Corinna has to catch her breath. Why are you doing this to me? He stares at her; no affection in his eyes.
He just answered, “Because blood is thicker.” It was a very brutal answer. A lot of people say when a former couple argue, it takes two to tango. But you know it doesn’t always. There are thousands of examples of men who cannot accept that their former partner moves on or doesn’t want to be with them any longer. Women get murdered, disfigured, physically abused. It’s a huge problem and these cases are in the thousands worldwide. I was dealing with the exact same manifestation of this obsession as other victims are dealing with. So it’s not unusual. I think what is unusual is that the perpetrator is a former head of state.
By the end of 2014, Corinna is isolated from her friends and threatened with violence, stalked, intimidated. And one morning in November…
I’m suddenly reading newspaper headlines, accusing me of stealing 30 million euros from Spain. It also suggested that the Spanish Secret Service had open secret bank accounts for me in the names of operational identities. And that they had allowed me to leave Spain with 30 million.
Rumors are spreading online that the Secret Service is paying her 30 million euros in hush money, just like Juan Carlos has paid his other mistresses. It’s a smear campaign, a full-scale character assassination. And it’s working.
It was the kind of propaganda that we associate with non-democratic countries where you become the designated enemy of the state, an enemy of the establishment, and you suddenly find that you’re being accused of wrongdoings you haven’t committed. So the Spanish population thought, “Here is this foreigner who nearly stole our king, who tripped him up and who then cashed in on all of these deals.” Spanish people started looking at me like an evil individual.
But that’s not all. Juan Carlos tells people Corinna stole the glittering collection of beautiful, hand-crafted elephant sculptures she, herself, gifted to Juan Carlos for his 70th birthday. The very set he asked her to keep, for her son, his so-called step son, Alexander.
In other words, I would’ve had to break into a royal property in Spain, overnight, carried out hugely heavyweight in silver, made it in and out unseen. And this was now a second theft accusation. It basically became a general theme – “She is a thief. Untrustworthy. The friendship is over.”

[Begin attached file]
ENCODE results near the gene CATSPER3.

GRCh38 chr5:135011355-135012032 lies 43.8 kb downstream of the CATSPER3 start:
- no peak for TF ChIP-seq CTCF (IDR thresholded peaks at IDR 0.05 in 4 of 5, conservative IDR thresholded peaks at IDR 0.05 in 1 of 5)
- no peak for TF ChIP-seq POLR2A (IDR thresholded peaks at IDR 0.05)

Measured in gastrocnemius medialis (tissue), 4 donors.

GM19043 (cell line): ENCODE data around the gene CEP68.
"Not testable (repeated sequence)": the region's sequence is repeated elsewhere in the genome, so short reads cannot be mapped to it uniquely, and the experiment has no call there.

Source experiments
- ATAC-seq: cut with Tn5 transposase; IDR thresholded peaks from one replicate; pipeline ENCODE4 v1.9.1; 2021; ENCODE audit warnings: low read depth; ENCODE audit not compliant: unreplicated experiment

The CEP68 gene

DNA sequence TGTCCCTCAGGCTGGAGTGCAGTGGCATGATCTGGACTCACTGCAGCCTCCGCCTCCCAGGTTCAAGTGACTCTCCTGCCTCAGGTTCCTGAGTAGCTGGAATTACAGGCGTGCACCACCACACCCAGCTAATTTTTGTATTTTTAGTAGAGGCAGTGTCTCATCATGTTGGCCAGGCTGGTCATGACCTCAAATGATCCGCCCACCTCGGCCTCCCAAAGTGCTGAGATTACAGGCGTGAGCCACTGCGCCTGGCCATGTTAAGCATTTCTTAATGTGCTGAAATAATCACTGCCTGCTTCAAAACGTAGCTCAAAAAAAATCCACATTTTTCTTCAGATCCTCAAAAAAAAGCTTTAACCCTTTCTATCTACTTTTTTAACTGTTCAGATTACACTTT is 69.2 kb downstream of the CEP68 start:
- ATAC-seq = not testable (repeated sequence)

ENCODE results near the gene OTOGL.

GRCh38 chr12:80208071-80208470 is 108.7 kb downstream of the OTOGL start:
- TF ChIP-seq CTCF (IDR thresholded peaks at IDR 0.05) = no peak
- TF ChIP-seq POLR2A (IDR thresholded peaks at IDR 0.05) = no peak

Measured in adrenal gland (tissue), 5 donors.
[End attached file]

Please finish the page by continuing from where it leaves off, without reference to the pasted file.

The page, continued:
Stories of her alleged behavior go unchallenged in Spanish newspapers. Because Corinna is still the fall woman, the one who masterminded everything, who destroyed the Royal Palace, the home-wrecker. And in Spain, the mistress seems to always take the blame.
PILAR EYRE (25:24):
The public opinion took Sofía’s side. We as Spanish women took Sofia’s side and saw the other woman as that wicked foreigner who had manipulated Don Juan Carlos and had made him do all sorts of atrocities for love. So that also aroused hate in those who were keen on seeing Corinna as the bad guy, and not Don Juan Carlos.
Veteran journalist Pilar Eyre knows that Corinna could never compete with Juan Carlos. He may not be king, but he is still Spanish, a patriot, and still a Bourbon.
PILAR EYRE (26:01):
He’s a wonderful strategist. So how is it possible that they blame Corinna? It’s absolutely his fault.
I think he wanted to punish me for not coming back, maybe he still thought he could pressurize me into coming back.
In Juan Carlos’ troubled mind, there’s always a chance to get Corinna back. And access to Corinna, means access to his proxy account – his 65 million.
She’s at her lowest point when her inbox flashes with an email from a familiar name.
It’s Ana Romero, the reporter from El Mundo. And Romero has intelligence about the king and spy chief, General Sanz Roldán.
She very clearly stated in writing that this was a message from the king and the Royal Household and Sanz Roldán, saying, “You either go back to the King,” you either resume, in other words, your romantic relationship, “Or it’s the money back.” That is clear blackmail. So I’m now suddenly realizing if I don’t play ball, if I don’t do what they’re telling me to do, I will now face accusations of theft. So at that point in time, I realized that the situation had broken down irretrievably and that I was in real danger.